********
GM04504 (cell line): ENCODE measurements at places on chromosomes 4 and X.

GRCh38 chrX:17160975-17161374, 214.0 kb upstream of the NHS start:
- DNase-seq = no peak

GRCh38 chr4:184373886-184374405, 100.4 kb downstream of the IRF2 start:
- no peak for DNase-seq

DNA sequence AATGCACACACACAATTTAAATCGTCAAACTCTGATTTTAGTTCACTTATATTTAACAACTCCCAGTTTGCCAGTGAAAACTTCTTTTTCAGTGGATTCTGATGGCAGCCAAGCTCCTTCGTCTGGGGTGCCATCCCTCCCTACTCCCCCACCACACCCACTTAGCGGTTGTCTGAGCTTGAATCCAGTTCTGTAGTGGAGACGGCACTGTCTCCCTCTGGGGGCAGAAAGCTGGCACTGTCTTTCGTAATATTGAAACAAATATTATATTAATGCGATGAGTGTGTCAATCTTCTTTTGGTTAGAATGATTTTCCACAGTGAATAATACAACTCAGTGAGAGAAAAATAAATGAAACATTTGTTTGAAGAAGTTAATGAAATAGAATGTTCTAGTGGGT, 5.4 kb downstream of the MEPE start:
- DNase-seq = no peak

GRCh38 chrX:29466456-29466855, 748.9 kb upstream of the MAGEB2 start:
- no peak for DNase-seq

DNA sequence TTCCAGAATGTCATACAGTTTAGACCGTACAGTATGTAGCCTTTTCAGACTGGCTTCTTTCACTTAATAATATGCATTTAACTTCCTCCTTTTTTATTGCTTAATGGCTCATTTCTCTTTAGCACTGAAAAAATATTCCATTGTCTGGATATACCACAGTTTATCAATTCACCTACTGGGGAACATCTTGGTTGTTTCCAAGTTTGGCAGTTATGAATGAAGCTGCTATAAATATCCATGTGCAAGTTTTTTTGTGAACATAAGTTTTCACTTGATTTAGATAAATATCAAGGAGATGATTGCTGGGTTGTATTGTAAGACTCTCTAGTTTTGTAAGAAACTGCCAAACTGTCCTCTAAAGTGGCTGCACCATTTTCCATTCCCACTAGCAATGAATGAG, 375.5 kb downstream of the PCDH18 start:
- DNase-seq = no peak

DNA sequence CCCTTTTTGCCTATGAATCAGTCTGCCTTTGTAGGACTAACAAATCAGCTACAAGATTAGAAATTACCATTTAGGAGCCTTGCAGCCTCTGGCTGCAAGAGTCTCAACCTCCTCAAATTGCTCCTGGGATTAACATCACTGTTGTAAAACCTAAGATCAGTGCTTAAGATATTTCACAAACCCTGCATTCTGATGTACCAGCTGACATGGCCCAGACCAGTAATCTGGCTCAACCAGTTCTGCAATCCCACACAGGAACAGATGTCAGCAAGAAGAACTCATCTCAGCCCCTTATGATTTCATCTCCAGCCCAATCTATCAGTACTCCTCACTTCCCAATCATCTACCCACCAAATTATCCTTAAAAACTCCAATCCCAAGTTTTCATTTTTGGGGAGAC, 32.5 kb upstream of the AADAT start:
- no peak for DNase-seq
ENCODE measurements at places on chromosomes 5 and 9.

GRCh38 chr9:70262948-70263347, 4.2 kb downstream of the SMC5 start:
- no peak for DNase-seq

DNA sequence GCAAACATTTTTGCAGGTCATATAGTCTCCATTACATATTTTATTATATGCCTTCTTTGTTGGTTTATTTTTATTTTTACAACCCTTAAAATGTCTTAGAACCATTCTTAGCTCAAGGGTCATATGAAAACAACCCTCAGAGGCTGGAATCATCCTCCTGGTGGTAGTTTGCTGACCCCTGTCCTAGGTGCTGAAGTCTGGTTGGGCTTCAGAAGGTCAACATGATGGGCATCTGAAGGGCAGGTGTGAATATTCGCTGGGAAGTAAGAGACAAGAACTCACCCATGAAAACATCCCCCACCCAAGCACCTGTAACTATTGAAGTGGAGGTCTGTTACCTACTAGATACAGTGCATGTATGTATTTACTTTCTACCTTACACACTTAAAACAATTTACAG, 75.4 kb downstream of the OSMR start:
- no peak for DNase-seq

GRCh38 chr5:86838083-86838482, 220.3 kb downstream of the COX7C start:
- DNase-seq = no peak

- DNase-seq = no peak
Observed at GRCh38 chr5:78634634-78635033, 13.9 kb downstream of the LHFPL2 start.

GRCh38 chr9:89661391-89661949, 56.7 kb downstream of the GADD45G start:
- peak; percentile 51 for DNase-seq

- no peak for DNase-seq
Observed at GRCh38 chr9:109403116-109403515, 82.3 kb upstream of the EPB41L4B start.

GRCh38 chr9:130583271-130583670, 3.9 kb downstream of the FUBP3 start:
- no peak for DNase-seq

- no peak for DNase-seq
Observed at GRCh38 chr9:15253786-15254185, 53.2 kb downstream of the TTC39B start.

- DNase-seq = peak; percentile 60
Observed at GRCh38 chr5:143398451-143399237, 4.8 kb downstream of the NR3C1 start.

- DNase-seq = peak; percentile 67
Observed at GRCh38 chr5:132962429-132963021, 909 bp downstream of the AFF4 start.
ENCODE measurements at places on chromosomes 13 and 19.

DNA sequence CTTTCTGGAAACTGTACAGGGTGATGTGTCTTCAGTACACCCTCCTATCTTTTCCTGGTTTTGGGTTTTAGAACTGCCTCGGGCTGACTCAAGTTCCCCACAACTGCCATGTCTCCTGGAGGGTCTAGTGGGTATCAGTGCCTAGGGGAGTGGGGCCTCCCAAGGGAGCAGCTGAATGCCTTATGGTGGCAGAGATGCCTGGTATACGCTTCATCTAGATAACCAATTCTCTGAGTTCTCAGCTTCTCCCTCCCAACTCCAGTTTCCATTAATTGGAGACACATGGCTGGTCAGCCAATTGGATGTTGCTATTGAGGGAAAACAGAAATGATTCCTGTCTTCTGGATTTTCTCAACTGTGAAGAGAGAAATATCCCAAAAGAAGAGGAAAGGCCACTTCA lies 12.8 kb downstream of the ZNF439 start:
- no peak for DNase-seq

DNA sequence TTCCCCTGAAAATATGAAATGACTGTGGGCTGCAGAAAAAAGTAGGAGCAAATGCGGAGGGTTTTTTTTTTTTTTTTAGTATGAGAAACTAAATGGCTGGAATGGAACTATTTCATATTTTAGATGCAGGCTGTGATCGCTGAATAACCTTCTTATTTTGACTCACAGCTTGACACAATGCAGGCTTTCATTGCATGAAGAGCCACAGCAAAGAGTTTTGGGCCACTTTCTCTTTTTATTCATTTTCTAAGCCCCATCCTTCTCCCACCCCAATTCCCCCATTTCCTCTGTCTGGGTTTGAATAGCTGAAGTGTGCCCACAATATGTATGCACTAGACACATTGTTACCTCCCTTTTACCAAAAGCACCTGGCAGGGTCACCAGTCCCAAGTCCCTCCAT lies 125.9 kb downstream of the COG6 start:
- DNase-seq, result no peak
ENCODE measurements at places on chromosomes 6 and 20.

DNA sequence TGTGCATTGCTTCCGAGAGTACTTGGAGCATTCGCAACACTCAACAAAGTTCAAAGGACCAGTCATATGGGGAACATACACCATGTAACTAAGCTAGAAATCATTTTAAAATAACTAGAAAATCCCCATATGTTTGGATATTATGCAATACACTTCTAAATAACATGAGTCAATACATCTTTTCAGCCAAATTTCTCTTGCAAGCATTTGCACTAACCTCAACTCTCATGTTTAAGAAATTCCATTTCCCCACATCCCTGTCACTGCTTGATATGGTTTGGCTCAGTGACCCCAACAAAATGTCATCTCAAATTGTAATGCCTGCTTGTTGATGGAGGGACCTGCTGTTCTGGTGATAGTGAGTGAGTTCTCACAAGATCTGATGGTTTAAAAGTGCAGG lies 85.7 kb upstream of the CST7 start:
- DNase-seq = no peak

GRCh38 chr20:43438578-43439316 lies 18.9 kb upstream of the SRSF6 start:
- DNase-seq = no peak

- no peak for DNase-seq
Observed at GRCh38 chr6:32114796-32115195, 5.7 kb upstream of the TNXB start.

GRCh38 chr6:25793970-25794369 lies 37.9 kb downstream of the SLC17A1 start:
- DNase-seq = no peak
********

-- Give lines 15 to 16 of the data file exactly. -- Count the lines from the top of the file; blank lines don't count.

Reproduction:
GRCh38 chr9:70262948-70263347, 4.2 kb downstream of the SMC5 start:
- no peak for DNase-seq